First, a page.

Roughly 12 percent of the 317 million people in the U.S. speak only Spanish. For many states with Spanish-only residents, the healthcare act represents the first time that many of the underserved will have affordable access to coverage. Unfortunately, sign-ups in states such as New Mexico, California, and Florida have fallen far short of expectations. Many blame the Spanish website’s shoddy translation.
Problems start with the website’s Spanish title, “for the caution of health.” From there visitors have to navigate “Spanglish” plan details, links to English-only pages and awkward translations.
So what’s making the CuidadoDeSalud.gov sick? The culprit appears to be the significant use of machine translation (MT) without the requisite human oversight and editing, according to research students in New Mexico. Glaring errors in verbs and word order point to automated tools.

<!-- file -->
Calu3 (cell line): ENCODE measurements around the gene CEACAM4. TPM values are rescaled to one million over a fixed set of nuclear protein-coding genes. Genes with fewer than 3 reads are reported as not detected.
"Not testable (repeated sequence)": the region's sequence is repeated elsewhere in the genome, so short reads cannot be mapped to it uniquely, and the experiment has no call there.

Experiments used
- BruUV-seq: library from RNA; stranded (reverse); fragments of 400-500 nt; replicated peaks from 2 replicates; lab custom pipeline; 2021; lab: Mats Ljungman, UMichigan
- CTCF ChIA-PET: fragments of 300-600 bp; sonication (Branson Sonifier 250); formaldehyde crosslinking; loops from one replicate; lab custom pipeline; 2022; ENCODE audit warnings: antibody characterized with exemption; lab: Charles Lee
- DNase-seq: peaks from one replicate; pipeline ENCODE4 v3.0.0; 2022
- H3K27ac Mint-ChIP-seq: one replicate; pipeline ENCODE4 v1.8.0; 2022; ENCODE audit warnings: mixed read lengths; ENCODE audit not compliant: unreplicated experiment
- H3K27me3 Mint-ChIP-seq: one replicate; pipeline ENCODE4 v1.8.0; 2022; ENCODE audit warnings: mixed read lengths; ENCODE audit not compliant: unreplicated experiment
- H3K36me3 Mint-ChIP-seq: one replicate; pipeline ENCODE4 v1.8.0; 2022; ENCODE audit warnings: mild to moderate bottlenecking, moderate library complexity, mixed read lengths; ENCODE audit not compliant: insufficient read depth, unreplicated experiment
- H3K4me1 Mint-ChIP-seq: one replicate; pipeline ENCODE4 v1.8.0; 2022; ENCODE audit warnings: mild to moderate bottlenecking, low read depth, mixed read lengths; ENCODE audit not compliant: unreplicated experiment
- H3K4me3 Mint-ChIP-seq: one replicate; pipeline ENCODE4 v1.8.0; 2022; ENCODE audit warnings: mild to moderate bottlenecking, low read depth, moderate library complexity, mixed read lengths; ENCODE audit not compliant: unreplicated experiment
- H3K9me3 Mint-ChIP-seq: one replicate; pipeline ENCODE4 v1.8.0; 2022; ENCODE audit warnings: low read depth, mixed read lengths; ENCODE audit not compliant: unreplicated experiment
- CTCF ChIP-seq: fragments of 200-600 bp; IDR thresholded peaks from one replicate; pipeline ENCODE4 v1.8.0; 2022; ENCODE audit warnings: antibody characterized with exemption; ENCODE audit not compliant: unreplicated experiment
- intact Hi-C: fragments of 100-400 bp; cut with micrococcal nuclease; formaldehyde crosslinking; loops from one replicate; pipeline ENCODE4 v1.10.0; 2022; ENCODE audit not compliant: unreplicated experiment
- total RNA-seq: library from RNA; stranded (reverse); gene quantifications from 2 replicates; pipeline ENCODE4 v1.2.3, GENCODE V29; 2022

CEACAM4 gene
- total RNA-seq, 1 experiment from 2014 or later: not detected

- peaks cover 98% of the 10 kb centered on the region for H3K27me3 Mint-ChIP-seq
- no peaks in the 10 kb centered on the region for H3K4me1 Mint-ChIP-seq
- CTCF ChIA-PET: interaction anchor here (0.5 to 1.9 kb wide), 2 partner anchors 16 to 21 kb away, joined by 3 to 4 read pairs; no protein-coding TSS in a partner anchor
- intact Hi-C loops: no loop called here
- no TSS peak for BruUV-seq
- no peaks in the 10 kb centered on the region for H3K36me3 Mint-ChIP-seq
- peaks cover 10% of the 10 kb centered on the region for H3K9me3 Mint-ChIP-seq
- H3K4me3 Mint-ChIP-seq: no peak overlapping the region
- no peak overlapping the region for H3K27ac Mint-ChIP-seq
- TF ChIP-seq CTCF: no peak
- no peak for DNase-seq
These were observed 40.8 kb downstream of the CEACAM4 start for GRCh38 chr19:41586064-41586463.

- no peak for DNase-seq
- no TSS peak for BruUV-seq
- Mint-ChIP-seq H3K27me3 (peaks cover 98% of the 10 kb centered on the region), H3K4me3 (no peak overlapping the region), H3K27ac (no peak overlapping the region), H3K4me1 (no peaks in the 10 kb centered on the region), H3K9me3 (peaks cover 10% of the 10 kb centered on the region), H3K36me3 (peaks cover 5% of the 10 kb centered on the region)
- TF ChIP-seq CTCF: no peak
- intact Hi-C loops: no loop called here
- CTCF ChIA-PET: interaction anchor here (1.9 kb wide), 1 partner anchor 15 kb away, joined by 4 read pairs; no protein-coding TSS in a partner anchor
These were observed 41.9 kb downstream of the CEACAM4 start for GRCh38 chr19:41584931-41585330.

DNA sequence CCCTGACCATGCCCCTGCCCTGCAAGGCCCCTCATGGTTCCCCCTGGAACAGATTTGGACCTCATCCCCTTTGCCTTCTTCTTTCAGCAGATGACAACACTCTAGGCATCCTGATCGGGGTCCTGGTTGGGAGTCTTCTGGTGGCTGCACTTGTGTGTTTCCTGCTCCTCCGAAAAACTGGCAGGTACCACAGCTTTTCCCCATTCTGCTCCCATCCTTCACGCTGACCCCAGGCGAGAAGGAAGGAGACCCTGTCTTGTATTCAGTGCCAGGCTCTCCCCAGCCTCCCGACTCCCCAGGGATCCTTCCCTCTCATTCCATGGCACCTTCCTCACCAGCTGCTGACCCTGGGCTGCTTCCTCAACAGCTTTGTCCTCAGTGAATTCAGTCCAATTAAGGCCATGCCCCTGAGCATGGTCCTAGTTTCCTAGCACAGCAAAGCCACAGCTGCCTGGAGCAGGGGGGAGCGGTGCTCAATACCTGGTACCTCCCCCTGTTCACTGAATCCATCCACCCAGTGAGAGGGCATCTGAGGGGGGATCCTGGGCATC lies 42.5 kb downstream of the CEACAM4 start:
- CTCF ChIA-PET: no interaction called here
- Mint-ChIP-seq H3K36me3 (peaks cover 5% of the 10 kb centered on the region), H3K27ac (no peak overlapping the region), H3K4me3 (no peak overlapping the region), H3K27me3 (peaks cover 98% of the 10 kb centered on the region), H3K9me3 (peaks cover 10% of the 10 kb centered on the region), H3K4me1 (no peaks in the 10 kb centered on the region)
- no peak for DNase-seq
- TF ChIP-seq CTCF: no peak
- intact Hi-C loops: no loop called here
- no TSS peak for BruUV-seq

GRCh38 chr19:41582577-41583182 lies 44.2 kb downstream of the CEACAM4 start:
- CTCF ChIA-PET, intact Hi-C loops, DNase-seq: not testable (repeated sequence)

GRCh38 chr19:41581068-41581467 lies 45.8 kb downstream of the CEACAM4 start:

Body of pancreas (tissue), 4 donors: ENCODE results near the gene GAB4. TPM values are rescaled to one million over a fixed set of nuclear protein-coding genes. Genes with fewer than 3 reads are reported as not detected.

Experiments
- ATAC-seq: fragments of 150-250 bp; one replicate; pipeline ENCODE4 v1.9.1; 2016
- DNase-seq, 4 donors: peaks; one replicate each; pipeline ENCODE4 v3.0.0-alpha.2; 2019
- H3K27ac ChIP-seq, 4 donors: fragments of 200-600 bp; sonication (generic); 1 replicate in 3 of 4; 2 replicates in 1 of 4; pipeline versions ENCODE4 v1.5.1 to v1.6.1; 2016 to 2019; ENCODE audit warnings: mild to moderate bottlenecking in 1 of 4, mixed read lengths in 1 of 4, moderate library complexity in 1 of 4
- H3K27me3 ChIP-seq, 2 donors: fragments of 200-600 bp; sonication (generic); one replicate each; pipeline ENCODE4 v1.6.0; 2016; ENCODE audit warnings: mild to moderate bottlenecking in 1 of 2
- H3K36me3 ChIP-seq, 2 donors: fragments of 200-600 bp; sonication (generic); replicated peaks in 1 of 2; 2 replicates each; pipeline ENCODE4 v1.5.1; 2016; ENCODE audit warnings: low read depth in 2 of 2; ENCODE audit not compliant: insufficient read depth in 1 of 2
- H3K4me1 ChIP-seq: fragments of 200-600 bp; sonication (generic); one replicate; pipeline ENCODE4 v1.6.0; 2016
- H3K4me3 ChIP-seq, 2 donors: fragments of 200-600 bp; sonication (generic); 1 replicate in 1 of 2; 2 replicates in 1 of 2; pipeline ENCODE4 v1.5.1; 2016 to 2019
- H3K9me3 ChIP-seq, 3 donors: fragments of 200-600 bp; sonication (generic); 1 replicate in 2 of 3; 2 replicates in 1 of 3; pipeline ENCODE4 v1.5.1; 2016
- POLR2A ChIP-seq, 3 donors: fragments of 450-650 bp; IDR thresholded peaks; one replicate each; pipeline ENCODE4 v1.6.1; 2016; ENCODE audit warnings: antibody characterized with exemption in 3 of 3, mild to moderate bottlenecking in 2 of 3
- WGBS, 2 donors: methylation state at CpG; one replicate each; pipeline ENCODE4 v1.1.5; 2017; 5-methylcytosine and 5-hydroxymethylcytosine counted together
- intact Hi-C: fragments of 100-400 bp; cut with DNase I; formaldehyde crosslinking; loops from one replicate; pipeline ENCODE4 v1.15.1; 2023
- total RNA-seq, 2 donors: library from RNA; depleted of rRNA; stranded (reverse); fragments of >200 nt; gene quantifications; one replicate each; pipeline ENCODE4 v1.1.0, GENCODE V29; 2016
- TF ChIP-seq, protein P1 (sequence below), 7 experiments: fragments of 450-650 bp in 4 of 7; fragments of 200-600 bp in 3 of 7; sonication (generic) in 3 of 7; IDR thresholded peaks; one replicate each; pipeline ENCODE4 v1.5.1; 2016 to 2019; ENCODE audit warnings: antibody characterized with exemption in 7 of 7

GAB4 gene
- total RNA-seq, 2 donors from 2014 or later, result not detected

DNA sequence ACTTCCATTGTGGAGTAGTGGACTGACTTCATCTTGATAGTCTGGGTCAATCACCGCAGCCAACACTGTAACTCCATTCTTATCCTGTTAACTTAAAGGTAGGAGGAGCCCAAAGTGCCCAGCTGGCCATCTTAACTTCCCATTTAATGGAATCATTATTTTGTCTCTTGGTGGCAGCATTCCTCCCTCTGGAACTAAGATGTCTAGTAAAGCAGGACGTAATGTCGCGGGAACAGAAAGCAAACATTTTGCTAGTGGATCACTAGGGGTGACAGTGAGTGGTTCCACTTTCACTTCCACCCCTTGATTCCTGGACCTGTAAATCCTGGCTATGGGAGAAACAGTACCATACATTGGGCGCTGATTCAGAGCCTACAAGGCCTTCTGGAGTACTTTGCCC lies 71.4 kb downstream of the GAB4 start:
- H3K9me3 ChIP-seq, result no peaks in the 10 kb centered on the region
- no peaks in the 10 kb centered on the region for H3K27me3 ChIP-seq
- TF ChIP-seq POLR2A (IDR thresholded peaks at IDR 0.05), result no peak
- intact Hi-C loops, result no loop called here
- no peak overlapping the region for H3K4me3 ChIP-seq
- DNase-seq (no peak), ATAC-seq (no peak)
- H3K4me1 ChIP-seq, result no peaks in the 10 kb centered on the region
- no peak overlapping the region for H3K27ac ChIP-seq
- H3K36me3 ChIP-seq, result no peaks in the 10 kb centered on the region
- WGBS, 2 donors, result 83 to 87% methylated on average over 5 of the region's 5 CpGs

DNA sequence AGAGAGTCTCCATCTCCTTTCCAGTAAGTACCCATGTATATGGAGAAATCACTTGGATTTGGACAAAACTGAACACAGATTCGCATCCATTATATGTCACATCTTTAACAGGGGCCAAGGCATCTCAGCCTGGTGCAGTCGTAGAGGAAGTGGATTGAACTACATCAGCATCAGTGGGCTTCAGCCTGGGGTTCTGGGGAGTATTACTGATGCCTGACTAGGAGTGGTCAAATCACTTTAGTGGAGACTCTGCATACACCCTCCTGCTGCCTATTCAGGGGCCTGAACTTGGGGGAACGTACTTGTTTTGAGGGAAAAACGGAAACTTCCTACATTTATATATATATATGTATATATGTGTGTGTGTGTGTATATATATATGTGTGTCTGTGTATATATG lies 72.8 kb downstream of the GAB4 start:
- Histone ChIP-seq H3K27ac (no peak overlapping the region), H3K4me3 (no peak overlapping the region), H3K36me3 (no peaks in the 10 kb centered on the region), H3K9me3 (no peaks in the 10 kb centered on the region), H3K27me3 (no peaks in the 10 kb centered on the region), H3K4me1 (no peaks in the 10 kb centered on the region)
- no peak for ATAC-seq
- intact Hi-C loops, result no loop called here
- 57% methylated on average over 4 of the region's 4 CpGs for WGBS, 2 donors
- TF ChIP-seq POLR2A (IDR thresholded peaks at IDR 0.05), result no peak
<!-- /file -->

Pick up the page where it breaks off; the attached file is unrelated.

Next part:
It’s a perfect example of how and when not to use MT on a project. Given the complexities of the healthcare plans and the need for absolute clarity when it comes to proof of residency, sign-up deadlines, and coverage, MT is probably not the best tool for the job. Mission-critical content with a sales/marketing goal is almost always best left to the gold standard in translation: human linguists. The translation of the word “premium” is a perfect example of how jargon must be decoded by those most familiar with the nuances of meaning. Odds are the healthcare website also contained fewer than a million words, considered by many experts to be a crucial threshold to capitalize on the efficiencies of MT.
The prescription for a bad translation is the TLC that a quality assurance team can give. In CuidadoDeSalud.gov’s case, those trying to sign up were the beta testers. A native-speaker review by those hired to assist users with registration would have revealed many of the problems prior to launch.
In translation, good intentions don’t make a great safety net. When clients realize you haven’t paid attention to the fundamentals of language, it sends a message that you aren’t truly interested in serving them. Don’t make the same mistake with your next major translation project!